The shared currency edged lower against the greenback on Friday, but still ended the week higher after the Federal Reserve indicated that its isn’t going to raise interest rates for a long period of time. The greenback remained under pressure after the Fed gave no indication of when interest rates could start to rise at the conclusion of its two-day meeting on Wednesday. In addition, the Fed’s forecast of where interest rates might reach in the long term fell from 4% to 3.75%. The central bank cut its bond purchases by $10 billion a month, to $35 billion, saying there was "sufficient underlying strength" in the U.S. economy to continue tapering. Despite this, the Fed also lowered its forecast for growth this year to a range of 2.1% to 2.3% from 2.8% to 3.0% previously, due to "unexpected contractions" in the first quarter as a result of the unusually harsh winter.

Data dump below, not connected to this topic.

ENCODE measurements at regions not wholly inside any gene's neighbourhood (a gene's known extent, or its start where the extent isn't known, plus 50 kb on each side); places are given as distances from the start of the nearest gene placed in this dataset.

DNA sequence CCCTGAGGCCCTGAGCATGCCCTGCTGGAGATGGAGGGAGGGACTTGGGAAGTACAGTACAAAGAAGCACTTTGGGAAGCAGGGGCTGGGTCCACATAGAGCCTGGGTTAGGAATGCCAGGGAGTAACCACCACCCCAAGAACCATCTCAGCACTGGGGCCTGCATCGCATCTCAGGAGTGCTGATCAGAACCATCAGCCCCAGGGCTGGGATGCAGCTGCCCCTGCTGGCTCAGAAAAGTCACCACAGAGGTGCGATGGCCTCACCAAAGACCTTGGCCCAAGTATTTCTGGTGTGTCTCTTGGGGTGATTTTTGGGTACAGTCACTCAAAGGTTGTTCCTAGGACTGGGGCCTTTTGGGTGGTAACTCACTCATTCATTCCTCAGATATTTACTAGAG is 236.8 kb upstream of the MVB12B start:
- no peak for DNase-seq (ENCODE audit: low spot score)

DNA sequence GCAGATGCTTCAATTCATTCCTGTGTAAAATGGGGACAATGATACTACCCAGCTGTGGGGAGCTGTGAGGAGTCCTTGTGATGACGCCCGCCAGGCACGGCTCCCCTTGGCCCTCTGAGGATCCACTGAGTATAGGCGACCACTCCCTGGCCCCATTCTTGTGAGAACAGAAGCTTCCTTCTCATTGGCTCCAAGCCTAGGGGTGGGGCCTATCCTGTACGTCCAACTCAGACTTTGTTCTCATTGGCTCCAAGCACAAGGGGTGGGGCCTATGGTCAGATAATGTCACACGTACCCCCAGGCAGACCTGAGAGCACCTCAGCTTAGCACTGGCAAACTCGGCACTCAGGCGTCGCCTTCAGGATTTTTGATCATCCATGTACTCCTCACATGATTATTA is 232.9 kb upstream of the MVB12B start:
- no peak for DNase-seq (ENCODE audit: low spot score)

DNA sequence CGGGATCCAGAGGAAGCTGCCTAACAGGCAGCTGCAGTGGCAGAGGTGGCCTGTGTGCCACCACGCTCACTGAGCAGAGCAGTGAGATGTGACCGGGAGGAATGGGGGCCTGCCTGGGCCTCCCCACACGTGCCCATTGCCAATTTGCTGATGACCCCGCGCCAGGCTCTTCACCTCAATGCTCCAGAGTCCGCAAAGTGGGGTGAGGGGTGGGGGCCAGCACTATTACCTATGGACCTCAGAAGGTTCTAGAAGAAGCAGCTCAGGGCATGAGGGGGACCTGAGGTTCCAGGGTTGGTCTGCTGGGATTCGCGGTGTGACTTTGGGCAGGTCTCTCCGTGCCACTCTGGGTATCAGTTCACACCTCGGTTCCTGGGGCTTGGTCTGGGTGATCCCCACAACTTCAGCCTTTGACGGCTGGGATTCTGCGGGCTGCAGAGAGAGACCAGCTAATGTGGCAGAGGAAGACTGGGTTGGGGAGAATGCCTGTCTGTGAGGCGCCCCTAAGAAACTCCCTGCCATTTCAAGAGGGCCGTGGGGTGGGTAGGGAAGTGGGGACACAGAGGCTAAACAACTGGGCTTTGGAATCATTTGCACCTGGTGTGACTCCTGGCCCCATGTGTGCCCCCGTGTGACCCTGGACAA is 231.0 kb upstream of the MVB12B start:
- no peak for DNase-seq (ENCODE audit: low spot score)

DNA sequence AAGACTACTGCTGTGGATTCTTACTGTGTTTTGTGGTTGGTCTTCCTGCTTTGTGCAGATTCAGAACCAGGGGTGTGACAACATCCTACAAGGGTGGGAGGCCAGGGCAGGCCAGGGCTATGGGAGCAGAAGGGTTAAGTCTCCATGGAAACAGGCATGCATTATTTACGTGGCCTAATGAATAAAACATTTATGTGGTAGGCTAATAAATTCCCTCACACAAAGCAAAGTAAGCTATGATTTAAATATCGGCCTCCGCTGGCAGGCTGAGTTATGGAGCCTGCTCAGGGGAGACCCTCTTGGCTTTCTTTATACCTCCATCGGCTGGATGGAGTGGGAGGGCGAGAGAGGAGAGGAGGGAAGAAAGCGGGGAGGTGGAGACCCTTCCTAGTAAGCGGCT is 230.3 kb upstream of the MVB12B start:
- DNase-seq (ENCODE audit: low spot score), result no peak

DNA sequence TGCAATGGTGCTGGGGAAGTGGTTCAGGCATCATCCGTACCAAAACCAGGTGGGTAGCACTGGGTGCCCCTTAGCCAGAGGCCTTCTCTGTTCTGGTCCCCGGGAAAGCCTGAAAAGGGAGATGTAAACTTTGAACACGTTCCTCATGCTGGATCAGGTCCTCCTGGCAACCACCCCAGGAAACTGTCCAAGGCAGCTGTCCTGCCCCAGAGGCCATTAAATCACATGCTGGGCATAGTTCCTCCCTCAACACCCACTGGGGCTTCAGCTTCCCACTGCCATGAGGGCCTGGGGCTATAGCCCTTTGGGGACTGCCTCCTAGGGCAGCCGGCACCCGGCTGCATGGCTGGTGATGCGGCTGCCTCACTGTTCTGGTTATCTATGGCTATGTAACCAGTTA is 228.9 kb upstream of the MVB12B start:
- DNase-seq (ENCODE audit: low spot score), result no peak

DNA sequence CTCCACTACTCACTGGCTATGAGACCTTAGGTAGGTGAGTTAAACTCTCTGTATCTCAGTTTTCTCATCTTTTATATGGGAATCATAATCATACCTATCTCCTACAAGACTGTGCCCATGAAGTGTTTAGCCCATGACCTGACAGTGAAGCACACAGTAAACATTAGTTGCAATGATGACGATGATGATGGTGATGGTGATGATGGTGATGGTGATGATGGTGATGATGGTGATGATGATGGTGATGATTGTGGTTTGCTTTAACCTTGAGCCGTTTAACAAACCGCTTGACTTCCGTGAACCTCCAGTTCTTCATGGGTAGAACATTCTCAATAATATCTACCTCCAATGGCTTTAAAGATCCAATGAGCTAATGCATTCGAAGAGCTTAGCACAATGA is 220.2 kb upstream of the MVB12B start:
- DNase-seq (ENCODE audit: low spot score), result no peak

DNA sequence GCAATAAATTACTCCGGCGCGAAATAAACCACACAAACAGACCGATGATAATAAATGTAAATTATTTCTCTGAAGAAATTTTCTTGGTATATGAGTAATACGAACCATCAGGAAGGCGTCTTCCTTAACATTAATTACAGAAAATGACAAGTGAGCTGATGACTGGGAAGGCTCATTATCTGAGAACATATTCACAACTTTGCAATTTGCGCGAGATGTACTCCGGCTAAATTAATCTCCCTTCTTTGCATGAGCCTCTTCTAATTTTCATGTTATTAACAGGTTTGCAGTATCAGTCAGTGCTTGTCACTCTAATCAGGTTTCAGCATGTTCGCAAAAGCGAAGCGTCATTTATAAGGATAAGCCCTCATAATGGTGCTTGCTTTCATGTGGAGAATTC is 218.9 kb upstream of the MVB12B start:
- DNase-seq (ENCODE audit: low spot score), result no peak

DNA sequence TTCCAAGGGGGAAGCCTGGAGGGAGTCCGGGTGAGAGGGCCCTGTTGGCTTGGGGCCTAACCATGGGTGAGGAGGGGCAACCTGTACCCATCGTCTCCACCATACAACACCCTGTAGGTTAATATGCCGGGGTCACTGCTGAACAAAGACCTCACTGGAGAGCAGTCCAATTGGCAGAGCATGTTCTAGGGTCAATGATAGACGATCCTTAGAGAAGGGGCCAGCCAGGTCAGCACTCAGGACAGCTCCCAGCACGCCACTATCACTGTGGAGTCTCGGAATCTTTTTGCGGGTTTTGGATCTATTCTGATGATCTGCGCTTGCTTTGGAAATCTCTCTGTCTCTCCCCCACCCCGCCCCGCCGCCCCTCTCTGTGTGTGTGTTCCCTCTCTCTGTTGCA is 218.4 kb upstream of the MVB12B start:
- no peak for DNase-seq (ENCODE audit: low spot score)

The Fed acknowledged the recent increases in inflation and drop in unemployment, but Chair Janet Yellen said no formula was in place for when interest rates would start to rise. In the blue region, The ECB plans to offer banks targeted long-term loans, or TLTROs, of as much as 400 billion Euros ($544 billion) for four years, with the condition that they boost credit to companies and households. By offering the loans at a small premium to current ultra-low rates, the ECB is signaling that borrowing costs will eventually increase. Banks have an incentive to use the program if they believe rates would be higher at the end of the loan period. The ECB’s benchmark rate is 0.15%. Euro dipped 0.06% to 1.3598 late Friday, but posted a weekly gain of 0.47%.
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